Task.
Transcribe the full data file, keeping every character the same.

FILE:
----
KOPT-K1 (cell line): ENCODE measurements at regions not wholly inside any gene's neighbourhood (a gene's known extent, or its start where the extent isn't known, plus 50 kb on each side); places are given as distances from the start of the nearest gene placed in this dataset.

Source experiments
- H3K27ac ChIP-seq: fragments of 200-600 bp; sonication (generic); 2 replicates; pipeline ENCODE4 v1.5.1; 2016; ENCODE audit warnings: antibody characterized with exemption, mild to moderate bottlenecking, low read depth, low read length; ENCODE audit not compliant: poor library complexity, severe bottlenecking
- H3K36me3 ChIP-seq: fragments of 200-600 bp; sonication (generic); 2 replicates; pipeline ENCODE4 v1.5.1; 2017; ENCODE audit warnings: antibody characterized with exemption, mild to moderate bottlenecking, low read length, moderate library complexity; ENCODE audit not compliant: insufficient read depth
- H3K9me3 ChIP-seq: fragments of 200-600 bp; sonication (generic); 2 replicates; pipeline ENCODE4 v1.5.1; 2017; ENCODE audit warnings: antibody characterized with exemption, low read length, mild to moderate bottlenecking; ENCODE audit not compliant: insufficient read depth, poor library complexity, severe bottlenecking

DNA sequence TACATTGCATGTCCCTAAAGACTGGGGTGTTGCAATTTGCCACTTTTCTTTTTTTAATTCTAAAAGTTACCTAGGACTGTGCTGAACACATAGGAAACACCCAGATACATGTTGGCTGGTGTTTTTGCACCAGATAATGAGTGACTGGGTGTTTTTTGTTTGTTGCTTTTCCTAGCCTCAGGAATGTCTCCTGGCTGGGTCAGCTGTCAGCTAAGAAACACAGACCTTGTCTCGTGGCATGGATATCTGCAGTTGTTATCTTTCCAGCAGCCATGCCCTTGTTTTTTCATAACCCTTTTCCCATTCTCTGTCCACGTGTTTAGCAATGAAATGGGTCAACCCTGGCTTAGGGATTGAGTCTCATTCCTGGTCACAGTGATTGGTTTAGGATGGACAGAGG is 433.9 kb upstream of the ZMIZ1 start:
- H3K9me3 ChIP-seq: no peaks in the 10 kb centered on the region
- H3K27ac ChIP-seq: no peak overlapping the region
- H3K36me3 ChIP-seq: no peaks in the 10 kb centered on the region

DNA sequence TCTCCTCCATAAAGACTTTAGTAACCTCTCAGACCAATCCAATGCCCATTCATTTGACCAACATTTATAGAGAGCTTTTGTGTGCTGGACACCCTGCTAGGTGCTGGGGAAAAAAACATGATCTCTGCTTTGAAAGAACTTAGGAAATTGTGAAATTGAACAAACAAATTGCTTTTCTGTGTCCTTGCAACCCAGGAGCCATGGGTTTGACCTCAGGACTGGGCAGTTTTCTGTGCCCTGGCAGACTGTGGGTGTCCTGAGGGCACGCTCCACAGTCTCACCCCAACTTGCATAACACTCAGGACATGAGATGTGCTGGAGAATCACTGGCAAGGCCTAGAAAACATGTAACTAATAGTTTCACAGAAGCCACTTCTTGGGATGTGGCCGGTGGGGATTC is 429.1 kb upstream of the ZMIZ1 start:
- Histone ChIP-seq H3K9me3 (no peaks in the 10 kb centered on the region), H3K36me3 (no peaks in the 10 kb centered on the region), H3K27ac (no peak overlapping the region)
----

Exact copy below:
KOPT-K1 (cell line): ENCODE measurements at regions not wholly inside any gene's neighbourhood (a gene's known extent, or its start where the extent isn't known, plus 50 kb on each side); places are given as distances from the start of the nearest gene placed in this dataset.

Source experiments
- H3K27ac ChIP-seq: fragments of 200-600 bp; sonication (generic); 2 replicates; pipeline ENCODE4 v1.5.1; 2016; ENCODE audit warnings: antibody characterized with exemption, mild to moderate bottlenecking, low read depth, low read length; ENCODE audit not compliant: poor library complexity, severe bottlenecking
- H3K36me3 ChIP-seq: fragments of 200-600 bp; sonication (generic); 2 replicates; pipeline ENCODE4 v1.5.1; 2017; ENCODE audit warnings: antibody characterized with exemption, mild to moderate bottlenecking, low read length, moderate library complexity; ENCODE audit not compliant: insufficient read depth
- H3K9me3 ChIP-seq: fragments of 200-600 bp; sonication (generic); 2 replicates; pipeline ENCODE4 v1.5.1; 2017; ENCODE audit warnings: antibody characterized with exemption, low read length, mild to moderate bottlenecking; ENCODE audit not compliant: insufficient read depth, poor library complexity, severe bottlenecking

DNA sequence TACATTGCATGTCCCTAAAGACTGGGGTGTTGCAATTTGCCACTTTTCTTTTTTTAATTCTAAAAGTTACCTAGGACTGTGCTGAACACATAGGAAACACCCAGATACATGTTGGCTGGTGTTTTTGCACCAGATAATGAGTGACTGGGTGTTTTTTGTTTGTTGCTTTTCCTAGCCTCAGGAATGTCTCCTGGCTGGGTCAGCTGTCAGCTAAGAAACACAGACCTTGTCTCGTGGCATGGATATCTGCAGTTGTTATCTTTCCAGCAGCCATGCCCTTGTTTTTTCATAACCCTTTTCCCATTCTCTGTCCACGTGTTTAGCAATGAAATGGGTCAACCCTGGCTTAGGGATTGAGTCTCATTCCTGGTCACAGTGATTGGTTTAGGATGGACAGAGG is 433.9 kb upstream of the ZMIZ1 start:
- H3K9me3 ChIP-seq: no peaks in the 10 kb centered on the region
- H3K27ac ChIP-seq: no peak overlapping the region
- H3K36me3 ChIP-seq: no peaks in the 10 kb centered on the region

DNA sequence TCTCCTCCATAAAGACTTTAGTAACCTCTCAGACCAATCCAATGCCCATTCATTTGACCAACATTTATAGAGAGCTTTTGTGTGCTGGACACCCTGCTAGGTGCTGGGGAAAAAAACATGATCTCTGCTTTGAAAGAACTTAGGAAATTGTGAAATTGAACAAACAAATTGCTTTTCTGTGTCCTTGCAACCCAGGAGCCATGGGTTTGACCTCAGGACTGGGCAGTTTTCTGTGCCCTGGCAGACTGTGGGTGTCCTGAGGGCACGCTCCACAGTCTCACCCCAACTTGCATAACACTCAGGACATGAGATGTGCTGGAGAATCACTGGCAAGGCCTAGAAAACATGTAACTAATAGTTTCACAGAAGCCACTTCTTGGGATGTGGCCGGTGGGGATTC is 429.1 kb upstream of the ZMIZ1 start:
- Histone ChIP-seq H3K9me3 (no peaks in the 10 kb centered on the region), H3K36me3 (no peaks in the 10 kb centered on the region), H3K27ac (no peak overlapping the region)